Department for Education written question – answered on 7th September 2020.

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Photo of Mary Robinson Mary Robinson Conservative, Cheadle

What steps his Department is taking to support the mental health and wellbeing of children and young people as they return to school as covid-19 restrictions are eased.

Photo of Bob Neill Bob Neill Chair, Justice Committee, Chair, Justice Committee

What steps his Department is taking to support the mental health and wellbeing of children and young people as they return to school as covid-19 restrictions are eased.

Photo of Vicky Ford Vicky Ford The Parliamentary Under-Secretary of State for Education

Getting children and young people back into education, with settings devoting time to supporting wellbeing, will play a fundamental part in supporting children and young people’s mental health. The return to school will allow social interaction with peers, carers and teachers, which benefits wellbeing. The department has now published detailed plans?for all children and young people to return to full-time education from September. The guidance for schools is available here:

We have been working hard to ensure that all pupils and learners will return to a full high-quality education programme in September. Our £1 billion Covid catch-up package, with £650 million shared across schools over the 2020-21 academic year, will support education settings to put the right catch-up and pastoral support in place. More information is available here:

As pupils return to school, staff need to be equipped to understand that some children and young people may be experiencing feelings in such as anxiety, stress or low mood as a result of the COVID-19 outbreak, and that these are normal responses to an abnormal situation. Our Mental Health and Behaviour in Schools Advice includes information about what to look for in terms of underlying mental health issues, linked to the graduated response and the support that might be suitable. More information is available here:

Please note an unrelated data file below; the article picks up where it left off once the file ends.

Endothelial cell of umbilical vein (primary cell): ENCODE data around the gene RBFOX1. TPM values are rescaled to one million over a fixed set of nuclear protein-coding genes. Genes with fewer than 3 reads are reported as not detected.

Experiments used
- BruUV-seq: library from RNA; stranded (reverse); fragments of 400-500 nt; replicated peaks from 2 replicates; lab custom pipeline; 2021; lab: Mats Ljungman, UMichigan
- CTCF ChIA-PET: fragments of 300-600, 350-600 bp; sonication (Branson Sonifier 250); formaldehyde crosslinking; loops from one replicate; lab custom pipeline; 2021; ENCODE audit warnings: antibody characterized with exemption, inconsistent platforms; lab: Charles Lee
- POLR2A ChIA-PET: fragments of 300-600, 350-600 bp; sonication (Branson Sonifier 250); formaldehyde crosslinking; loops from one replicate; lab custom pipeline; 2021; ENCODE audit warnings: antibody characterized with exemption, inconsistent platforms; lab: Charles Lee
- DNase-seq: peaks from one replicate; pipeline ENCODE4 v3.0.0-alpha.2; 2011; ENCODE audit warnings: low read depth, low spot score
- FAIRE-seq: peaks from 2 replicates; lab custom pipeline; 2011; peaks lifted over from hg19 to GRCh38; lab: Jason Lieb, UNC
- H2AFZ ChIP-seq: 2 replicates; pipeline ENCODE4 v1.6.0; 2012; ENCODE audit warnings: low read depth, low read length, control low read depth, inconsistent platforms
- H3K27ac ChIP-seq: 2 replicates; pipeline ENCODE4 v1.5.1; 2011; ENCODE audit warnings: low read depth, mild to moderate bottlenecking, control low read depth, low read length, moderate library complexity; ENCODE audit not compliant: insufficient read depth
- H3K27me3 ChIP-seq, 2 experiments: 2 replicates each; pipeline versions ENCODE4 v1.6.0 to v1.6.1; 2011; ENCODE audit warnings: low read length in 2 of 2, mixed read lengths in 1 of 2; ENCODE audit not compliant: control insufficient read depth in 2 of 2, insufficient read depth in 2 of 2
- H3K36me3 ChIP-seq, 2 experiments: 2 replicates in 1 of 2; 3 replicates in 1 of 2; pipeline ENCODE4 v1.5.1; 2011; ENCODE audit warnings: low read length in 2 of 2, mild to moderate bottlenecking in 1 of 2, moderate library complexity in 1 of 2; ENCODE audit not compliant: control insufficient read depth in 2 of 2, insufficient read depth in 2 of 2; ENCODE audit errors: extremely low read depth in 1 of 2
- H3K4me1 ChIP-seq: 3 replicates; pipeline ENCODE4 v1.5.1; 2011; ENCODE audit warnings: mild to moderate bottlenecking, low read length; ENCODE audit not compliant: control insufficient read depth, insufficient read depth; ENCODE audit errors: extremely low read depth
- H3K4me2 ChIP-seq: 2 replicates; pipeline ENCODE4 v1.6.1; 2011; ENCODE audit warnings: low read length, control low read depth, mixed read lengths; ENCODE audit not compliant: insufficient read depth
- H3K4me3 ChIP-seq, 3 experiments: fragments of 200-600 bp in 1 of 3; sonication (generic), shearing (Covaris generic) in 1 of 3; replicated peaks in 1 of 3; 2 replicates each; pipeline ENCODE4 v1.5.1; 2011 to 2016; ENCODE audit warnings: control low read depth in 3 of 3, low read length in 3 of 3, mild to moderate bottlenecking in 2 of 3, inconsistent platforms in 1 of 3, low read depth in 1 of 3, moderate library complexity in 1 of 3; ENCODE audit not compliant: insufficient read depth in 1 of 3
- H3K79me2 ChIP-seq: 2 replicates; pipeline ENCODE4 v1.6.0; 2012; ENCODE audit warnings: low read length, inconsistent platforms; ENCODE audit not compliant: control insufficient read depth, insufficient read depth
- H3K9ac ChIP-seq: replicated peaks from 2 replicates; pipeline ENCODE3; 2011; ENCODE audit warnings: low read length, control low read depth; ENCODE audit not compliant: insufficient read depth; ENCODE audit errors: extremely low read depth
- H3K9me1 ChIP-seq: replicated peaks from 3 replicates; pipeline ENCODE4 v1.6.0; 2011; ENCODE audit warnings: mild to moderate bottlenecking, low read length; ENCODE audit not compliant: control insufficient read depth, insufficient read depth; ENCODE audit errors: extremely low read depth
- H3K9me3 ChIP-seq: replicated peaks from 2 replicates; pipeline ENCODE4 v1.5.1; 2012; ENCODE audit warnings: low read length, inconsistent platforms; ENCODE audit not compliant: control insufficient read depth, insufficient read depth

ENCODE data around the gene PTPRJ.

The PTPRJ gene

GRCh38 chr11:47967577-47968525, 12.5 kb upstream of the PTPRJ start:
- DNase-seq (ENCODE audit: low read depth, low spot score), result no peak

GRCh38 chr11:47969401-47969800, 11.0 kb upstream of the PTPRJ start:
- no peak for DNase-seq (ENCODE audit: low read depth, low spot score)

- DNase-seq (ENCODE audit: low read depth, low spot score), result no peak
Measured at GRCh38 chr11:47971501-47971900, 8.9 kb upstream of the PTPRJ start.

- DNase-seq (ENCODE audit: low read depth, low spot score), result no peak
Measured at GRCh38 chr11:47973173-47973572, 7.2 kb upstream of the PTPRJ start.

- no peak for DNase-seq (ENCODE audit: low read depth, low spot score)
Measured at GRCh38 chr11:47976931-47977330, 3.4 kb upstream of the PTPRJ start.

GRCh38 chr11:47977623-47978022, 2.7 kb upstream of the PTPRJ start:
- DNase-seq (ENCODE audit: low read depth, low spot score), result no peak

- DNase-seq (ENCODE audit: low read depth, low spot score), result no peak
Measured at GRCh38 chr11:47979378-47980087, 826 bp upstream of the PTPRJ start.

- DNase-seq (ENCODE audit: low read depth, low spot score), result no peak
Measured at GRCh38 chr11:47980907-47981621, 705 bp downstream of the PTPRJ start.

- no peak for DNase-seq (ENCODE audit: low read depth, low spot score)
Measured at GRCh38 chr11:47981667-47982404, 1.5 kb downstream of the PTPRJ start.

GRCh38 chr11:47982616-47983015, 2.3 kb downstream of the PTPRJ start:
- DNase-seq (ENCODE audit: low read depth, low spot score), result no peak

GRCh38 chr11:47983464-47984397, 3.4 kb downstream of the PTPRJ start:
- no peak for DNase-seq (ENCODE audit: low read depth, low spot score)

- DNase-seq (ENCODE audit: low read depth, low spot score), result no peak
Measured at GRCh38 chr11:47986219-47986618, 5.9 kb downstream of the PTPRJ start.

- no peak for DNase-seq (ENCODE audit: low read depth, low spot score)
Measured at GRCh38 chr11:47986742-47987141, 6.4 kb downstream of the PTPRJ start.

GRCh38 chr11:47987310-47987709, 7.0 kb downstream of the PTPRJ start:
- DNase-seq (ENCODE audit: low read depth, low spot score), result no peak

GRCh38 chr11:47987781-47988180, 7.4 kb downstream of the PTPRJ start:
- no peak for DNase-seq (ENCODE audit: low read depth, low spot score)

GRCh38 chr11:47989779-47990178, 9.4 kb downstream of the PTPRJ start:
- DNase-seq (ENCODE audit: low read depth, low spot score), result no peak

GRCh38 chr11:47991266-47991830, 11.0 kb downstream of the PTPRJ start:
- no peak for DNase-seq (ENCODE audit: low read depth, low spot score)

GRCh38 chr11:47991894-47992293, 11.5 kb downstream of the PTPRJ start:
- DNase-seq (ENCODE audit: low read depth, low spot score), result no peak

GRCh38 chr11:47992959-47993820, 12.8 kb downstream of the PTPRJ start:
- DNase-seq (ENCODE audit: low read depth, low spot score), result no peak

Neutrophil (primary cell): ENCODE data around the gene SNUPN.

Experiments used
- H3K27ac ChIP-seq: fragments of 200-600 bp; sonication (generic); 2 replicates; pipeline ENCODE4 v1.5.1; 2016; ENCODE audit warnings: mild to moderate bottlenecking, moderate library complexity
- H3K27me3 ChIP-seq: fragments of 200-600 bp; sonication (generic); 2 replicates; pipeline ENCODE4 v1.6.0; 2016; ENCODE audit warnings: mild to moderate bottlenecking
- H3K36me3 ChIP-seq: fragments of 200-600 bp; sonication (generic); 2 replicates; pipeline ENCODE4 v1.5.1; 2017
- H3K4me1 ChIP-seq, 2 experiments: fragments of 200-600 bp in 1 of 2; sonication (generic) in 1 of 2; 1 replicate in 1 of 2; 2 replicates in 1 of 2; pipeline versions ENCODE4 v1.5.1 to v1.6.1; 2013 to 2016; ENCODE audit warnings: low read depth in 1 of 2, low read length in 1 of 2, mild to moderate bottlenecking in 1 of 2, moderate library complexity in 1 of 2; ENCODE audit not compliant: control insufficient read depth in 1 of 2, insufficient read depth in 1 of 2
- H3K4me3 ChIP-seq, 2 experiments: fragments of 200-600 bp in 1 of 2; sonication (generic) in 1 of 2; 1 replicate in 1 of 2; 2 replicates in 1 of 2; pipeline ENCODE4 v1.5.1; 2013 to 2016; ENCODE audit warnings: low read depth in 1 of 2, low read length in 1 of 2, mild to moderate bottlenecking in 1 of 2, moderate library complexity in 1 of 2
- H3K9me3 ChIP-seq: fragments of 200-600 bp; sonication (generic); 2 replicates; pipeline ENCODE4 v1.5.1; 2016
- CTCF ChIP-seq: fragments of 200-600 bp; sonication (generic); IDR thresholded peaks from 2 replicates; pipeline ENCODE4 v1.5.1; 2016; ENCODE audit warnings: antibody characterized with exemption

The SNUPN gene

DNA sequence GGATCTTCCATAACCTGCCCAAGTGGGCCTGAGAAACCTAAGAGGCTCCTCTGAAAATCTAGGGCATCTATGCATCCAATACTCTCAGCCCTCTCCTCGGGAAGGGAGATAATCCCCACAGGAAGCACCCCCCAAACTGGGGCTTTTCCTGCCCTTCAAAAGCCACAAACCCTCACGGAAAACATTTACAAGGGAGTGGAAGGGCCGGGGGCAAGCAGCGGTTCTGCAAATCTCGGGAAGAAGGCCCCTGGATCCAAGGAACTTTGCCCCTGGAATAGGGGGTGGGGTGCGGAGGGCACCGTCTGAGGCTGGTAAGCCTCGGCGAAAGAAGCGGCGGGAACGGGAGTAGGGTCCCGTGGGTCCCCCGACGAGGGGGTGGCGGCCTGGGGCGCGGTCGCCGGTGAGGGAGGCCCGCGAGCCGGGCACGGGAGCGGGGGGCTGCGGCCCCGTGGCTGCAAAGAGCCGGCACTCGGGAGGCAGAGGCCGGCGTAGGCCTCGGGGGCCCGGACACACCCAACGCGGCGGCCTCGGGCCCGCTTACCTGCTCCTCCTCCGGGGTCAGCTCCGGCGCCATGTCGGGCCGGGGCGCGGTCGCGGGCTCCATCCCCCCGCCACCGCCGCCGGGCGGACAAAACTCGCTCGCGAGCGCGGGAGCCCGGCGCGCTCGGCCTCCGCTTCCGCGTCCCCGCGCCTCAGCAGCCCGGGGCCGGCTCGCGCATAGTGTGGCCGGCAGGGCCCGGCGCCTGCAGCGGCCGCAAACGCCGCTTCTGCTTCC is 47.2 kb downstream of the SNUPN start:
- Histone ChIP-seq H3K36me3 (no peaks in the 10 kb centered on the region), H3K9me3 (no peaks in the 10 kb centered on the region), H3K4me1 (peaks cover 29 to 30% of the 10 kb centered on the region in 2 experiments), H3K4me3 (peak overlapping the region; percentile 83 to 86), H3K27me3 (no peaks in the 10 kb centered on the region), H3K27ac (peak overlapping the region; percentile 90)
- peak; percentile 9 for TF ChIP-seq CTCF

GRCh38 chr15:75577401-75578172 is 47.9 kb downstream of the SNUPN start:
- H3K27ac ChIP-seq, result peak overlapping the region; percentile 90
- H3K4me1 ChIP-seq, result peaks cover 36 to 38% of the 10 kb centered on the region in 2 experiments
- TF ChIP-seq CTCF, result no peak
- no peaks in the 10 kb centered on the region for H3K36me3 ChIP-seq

From September, the Government is investing £8 million to launch the new Wellbeing for Education Return training programme, which will provide schools and colleges all over England with the knowledge and practical skills they need to support teachers, students and parents, to help improve how they respond to the emotional impact of the coronavirus pandemic. This is additional to?longer term work to improve support, including?the?new?mental health support teams that we are rolling out?across the country,?linked to schools and colleges. More information is available here:

The department in collaboration with Public Health England and NHS England, delivered two webinars in July to provide further mental health support. The first webinar was for schools and colleges?to support?teachers in?promoting?and supporting?the?mental wellbeing?of children and young people?during the COVID-19 outbreak.?The second event was for?stakeholders?across the local system?to?support?strengthening of local partnerships?to?further?support?children and young people’s mental health as they return to school. We had around 10,000 sign up to the first webinar and around 1,300 to the second, and they are now available online for wider use.

We continue to working in partnership across education, health, the voluntary sector and local authorities to ensure that children and young people, parents and carers, and the professionals supporting them:

  • can access good-quality resources
  • are confident in supporting children and young people’s mental health and wellbeing (as well as their own) and
  • ensure access to specialist services when they’re needed.

Access to mental health support is more important than ever during the COVID-19 outbreak. NHS mental services remain open. All NHS mental health trusts are providing 24/7 open access telephone lines to support people of all ages. The Government has also provided over £9 million to mental health charities to ensure they can continue to support people experiencing mental health challenges throughout the outbreak.

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